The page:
Microsoft was the first cloud provider that was ready for the European Privacy Act and the worldwide standard for privacy ISO27018 and its Trust Center clearly shows that security and compliancy is one of the highest priorities.

Azure has different rates per type of product. The server costs are per-hour and vary depending on certain specifications. The prices are comparable to AWS, however, the parties have both made them incomparable at first glance. Because there is fierce fighting to become the biggest, the prices will remain competitive across the board.

In addition to a full range of functionality and many customization options, Azure is one of the fastest platforms. So, if you are looking for a solution that excels at speed of implementation, operation or scalability, you can opt for Azure. Especially, if you want to work with a strategic partner, Azure is a good option to choose.

Google Cloud Platform

The Google Cloud Platform (GCP) also has a large number of services for developers. As a development team of mobile apps, you may be interested in the App Engine product. This allows an app developer to create applications without having to work with the server. It is a fully managed solution to develop applications in a convenient way. You can also run advanced computers, storage, networks and databases with GCP. Google has fewer services available than AWS and Azure.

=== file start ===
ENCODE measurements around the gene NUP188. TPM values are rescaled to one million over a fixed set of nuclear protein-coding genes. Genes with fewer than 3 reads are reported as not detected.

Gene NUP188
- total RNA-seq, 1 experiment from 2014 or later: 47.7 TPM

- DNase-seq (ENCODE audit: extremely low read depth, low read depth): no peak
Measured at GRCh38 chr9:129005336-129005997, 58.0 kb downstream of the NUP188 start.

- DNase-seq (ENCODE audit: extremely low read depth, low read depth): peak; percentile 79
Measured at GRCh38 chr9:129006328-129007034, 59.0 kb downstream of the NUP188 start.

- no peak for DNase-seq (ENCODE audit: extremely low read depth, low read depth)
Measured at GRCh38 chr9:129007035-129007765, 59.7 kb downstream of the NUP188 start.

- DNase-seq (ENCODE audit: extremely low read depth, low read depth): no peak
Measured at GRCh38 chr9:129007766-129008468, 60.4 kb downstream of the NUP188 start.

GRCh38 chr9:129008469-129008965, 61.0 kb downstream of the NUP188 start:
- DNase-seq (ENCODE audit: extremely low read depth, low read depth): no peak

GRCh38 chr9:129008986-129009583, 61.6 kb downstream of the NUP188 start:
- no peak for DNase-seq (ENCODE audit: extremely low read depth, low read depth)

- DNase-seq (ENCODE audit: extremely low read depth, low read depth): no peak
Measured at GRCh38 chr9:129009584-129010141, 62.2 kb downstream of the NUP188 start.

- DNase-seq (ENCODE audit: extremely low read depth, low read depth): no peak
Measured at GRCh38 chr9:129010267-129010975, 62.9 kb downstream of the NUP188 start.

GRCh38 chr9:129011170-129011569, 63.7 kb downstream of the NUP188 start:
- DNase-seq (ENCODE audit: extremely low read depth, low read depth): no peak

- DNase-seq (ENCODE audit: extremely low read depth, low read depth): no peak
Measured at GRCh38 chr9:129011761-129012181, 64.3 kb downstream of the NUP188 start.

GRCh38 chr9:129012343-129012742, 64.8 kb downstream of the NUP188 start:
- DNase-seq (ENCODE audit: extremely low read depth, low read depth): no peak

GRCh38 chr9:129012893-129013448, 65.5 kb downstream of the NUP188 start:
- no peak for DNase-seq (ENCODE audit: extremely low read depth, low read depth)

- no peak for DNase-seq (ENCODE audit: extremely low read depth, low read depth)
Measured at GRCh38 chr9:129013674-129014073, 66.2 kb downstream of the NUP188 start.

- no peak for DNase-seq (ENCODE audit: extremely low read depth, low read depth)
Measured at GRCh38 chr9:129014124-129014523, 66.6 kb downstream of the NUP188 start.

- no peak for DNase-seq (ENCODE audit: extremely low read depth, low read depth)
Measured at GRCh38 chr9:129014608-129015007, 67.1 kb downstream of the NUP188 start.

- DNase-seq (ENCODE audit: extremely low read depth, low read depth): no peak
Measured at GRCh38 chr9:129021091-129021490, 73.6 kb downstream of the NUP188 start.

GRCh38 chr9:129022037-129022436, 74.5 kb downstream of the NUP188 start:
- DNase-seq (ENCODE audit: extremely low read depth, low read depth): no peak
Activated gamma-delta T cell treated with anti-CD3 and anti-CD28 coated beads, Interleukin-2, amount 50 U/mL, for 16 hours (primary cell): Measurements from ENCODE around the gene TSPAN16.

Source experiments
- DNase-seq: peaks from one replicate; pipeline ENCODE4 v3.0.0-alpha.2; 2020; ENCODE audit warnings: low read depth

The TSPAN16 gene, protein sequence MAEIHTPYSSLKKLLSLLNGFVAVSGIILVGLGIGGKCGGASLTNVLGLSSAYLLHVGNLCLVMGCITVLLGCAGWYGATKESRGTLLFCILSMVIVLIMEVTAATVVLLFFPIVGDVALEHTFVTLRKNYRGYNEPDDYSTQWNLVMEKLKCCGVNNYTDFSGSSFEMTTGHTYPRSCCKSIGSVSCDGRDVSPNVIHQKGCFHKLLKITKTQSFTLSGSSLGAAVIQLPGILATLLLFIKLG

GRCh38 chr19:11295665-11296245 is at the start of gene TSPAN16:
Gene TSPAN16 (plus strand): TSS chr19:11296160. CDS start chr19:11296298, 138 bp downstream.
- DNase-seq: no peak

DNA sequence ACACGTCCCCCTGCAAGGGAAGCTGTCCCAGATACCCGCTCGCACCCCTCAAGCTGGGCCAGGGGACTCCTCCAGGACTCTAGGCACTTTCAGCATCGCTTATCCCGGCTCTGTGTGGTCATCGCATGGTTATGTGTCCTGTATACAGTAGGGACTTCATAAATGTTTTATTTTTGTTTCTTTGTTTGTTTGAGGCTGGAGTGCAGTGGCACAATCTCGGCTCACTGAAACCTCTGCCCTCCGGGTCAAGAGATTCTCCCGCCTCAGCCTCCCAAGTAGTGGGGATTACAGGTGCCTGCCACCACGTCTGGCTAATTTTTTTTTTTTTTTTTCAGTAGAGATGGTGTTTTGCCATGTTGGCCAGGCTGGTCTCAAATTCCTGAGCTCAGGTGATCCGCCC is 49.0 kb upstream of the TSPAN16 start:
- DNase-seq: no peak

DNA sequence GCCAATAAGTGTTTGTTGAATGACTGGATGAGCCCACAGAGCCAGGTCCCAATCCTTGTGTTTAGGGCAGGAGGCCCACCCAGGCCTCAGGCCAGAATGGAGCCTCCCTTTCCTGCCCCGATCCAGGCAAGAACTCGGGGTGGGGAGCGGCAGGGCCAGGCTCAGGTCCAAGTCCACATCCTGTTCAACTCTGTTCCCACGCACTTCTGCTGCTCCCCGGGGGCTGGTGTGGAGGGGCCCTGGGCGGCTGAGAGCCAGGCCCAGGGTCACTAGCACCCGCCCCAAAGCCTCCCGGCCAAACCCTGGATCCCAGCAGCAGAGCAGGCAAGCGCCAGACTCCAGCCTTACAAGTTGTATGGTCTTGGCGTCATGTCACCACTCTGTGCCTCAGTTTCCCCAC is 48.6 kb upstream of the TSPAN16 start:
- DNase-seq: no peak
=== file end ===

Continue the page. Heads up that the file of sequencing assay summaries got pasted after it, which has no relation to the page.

GCP is, of course, backed by the giant Google. In short, if there’s a company that knows what scalability is—it’s Google, after all they invented Kubernetes. In addition, GCP continues to expand its security options via third parties; data encryption, multiple layers of authentication and validation. Developers who need an extra buffer of security, could choose GCP.

The costs of GCP are significantly lower than those of the other two, which makes sense because the supply is smaller.

Market Share and Position

 

Market Share Trend, Cloud Infrastructure Services, Source: Synergy Research Group

 “The growth of the cloud in the last two quarters was exceptional”, says John Dinsdale, Chief Analyst and Research Director of the Synergy Research Group. The public cloud market is huge, and the three parties are doing their utmost to continue to grow. With more than 30% market share, AWS is the largest at the moment, but Azure grows year by year and is closing the gap rapidly. AWS and Azure have been appointed by Gartner as number 1 and 2 respectively in the Gartner Magic Quadrant.

Conclusion

Acknowledged by Gartner and the graph above, AWS and Azure are the 2 major public cloud providers. Amazon understood very early that scalability and being present in different markets is crucial. AWS has a lot of functionality readily available, and Microsoft is announcing a lot of new functionalities. In Europe, you predominantly see that Azure is chosen and, in the USA, that the preference is for AWS. This makes European companies seem to trust Microsoft more. A common denominator for all three is that software developers form important building blocks. All three platforms ultimately show a different and quite complex price structure.

So what's the conclusion then—can I instantly relieve your choice stress? Unfortunately, I can't in just this blog alone, you also acknowledge that decision factors weigh differently depending on a wide variety of needs and types of companies. If you are unsure how to weigh out all your options, feel free to contact me because I'd love to chat about your situation.